High rates of occupational training-related lower-limb musculoskeletal [MSK] overuse injuries are reported for British Army recruits during basic training. Foot-drill is a repetitive impact loading occupational activity and involves striking the ground violently with an extended-knee [straight-leg] landing. Foot-drill produces vertical ground reaction forces [vGRF] equal to and/or greater than those reported for high-level plyometric exercises/activities. Shock absorbing footwear aid in the attenuation of the magnitude of vGRF, resulting in a reduced risk of lower-limb MSK overuse injury when running. The potential shock absorbing characteristics of standard issue British Army footwear on the magnitude of vGRF and temporal parameters of foot-drill are scant. Therefore, this study sought to determine the magnitude of, and examine changes in vGRF and temporal parameters of foot-drill across three types of British Army footwear. Sampled at 1000hz, the mean of eight-trials from fifteen recreationally active males were collected from four foot-drills; stand-at-ease [SaE], stand-at-attention [SaA], quick-march [QM] and halt. Analysis of a normal walk was included to act as a comparison with quick-march. Significant main effects [P <0.05] were observed between footwear and foot-drill. The training shoe demonstrated significantly greater shock absorbing capabilities when compared with the combat boot and ammunition boot. Foot-drill produced peak vGRF and peak vertical rate of force development in excess of 5bw, and 350bw/sec, respectively. Time to peak vGRF ranged from 0.016- 0.036ms across foot-drills, indicating that passive vGRF may not be under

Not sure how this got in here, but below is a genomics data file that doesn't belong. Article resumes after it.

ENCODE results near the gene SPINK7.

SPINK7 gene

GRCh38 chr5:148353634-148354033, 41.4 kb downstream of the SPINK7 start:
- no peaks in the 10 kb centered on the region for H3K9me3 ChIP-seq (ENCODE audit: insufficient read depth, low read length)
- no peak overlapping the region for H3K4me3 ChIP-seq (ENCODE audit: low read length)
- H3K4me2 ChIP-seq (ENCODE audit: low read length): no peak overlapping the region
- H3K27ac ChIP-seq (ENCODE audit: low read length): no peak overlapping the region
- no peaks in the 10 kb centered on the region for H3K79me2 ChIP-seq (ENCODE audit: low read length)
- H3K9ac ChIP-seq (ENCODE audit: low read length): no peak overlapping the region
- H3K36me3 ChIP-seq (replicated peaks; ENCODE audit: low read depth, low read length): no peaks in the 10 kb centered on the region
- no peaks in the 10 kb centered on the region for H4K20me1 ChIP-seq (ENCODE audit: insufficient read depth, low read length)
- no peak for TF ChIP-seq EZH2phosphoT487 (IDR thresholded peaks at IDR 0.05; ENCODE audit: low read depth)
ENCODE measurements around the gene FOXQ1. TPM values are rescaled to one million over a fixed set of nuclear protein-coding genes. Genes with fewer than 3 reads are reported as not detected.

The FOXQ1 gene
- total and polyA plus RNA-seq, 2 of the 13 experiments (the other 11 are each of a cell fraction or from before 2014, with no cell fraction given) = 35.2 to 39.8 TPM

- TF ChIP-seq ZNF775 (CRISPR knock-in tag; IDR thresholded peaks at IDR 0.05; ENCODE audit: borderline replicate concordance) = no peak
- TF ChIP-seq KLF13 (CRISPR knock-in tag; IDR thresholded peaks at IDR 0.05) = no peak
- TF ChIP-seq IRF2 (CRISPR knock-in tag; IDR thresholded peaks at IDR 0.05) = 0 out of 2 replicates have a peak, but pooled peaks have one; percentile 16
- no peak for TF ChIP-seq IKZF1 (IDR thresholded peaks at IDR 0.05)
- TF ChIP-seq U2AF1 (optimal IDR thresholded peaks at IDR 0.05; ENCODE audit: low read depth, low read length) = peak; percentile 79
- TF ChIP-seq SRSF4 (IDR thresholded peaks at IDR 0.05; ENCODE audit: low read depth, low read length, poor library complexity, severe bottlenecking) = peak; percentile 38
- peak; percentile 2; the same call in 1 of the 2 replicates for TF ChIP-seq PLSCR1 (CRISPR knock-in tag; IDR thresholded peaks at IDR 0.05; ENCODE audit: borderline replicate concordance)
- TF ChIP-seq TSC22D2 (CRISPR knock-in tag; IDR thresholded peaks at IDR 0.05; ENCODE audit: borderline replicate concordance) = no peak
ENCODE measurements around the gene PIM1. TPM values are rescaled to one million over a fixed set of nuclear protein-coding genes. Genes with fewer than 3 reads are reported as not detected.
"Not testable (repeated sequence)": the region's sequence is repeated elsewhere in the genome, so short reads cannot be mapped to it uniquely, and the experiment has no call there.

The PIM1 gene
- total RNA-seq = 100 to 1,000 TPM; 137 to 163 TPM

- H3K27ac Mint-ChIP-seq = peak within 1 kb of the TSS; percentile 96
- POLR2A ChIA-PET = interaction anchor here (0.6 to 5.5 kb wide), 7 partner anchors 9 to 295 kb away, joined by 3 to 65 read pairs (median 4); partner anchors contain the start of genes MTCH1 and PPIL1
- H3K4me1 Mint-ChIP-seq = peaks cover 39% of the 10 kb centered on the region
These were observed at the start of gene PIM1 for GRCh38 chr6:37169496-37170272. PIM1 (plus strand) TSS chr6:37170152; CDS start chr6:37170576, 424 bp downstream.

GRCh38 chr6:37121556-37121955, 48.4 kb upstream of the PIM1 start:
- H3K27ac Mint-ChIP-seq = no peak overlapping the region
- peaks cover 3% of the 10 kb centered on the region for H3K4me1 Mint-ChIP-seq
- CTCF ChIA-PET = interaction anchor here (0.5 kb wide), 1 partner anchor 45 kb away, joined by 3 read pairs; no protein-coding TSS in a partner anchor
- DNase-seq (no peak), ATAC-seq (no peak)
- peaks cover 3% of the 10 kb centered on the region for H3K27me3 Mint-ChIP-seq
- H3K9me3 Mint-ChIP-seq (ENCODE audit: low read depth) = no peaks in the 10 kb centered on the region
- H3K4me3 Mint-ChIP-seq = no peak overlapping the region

- force plate
- basic military training
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- Moray House School of Education and Sport - Senior Lecturer
- Institute for Sport, Physical Education and Health Sciences
- Academy of Sport
Person: Academic: Research Active